A paper by Dr. Masako Nakamura of the OIST Marine Biophysics Unit on the ecology of a deep-sea limpet called Lepetodrilus nuxon has been published in the Marine Ecology Progress Series. These deep-sea limpets are conches with shells about 1 cm long. They have been confirmed to live in the long, narrow seabed known as the Okinawa Trough, located at an average of depth of 1000 meters and northwest of the Nansei and Ryukyu Islands. In this paper, three major findings are reported: new limpet habitats in the Okinawa Trough, the process of limpet population formation surmised from their shell length, and limpet reproduction patterns. This is the first study of the life history of limpets living in the Okinawa Trough, including their reproduction and spread, and Dr. Nakamura’s work provides insights into their ecological mechanisms.
In order to understand the spread of marine life, Dr. Nakamura studies benthos, which are animals that are sessile or hardly move in the adult stage. They include deep-sea limpets, reef-building corals, and coral predator crown-of-thorns starfish. In autumn 2011, she boarded a deep-sea research vessel of the Japan Agency for Marine-Earth Science and Technology (JAMSTEC) to collect samples of deep-sea benthos from hydrothermal vents in the Okinawa Trough. Hydrothermal vents, where heated, mineral-laden seawater spews from cracks in the ocean crust, are home to various diverse organisms. From the collected samples, Nakamura took some deep-sea limpets back to her laboratory to study their population formation and colonization patterns. She did this by examining two characteristics: shell length and distribution pattern. Each sample was carefully measured to examine the time the sample has lived in a colony. The longer the shell length, the longer the inhabitance.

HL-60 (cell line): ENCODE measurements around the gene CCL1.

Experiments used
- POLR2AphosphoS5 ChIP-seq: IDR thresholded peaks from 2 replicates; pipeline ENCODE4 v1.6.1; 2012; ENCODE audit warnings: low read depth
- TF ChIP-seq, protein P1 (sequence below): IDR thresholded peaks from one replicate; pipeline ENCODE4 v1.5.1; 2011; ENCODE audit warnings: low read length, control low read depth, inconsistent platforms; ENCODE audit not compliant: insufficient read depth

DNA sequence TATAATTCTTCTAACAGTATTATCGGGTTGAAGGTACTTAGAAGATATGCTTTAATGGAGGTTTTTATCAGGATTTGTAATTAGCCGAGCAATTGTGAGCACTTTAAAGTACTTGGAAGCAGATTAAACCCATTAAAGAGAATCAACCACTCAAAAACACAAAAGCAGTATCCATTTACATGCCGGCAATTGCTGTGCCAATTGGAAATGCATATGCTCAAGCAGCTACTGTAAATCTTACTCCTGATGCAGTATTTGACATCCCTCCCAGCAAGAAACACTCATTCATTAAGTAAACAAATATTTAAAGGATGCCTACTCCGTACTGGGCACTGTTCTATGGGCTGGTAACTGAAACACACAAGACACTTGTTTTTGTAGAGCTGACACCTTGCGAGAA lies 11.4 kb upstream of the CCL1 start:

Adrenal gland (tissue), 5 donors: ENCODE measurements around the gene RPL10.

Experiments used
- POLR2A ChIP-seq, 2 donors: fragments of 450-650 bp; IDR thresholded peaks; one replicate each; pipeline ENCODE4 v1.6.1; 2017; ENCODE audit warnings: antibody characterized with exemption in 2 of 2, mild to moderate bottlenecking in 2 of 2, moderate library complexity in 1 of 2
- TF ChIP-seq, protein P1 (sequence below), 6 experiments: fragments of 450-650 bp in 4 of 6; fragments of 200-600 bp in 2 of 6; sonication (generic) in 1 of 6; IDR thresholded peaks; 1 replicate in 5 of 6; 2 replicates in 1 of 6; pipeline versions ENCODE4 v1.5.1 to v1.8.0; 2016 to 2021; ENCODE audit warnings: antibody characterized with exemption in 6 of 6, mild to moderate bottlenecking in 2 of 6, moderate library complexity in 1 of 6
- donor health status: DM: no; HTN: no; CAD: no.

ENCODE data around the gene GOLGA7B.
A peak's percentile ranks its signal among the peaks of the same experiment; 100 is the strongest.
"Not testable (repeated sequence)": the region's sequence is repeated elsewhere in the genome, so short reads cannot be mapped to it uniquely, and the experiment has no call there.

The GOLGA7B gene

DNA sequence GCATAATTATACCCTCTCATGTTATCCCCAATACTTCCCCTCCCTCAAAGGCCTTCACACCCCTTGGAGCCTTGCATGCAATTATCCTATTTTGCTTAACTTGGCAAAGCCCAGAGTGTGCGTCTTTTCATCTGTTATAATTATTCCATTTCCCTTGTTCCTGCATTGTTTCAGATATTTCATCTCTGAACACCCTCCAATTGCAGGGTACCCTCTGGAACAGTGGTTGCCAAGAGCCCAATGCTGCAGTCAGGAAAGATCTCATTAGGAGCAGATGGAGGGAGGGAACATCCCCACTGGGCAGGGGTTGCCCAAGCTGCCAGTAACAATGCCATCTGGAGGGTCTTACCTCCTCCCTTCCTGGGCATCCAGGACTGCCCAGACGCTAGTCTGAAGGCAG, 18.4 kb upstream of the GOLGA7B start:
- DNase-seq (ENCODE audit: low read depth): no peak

To understand the distribution patterns, Nakamura studies the fertilization process of limpets. Through microscopic observation of tissue sections from limpet gonads, she confirmed the stages of egg and sperm development. While limpets have distinct male and female sexes, the female has a bag-like organ called a spermatheca to store sperms for internal fertilization. Nakamura also discovered that eggs and sperms in various stages of maturity coexist simultaneously within the limpet’s genital glands. The limpets undergo a continual fertilization process in which each egg is spawned when it reaches maturity. This is different from coral fertilization, in which numerous mature eggs and sperms are released simultaneously and fertilized in the water. Fertilized limpet eggs released into the sea drift through the larval stage of growth, eventually finding home and adhering to the seabed to join a benthos community. The OIST Marine Biophysics Unit to which Dr. Nakamura belongs also studies ocean currents, which have considerable impact on the spread of benthic larvae. The team is trying to understand life history traits of benthos at the initial stage and the influence of ocean currents in order to find out how these organisms expand their habitat and respond to environmental changes.
Dr. Nakamura goes out on the water and observes marine organisms first hand. This approach is rooted in her belief that certain things can only be understood through observation of their natural state, and that the information obtained through these observations should be valued. “I would like to pass along to the next generation of researchers a diligent field research approach to understand ecosystems,” Dr. Nakamura said. By accumulating the understanding of the ecology of small marine organisms, she hopes to deepen an understanding of the spread of life in the entire ocean.
By Mayumi Nishioka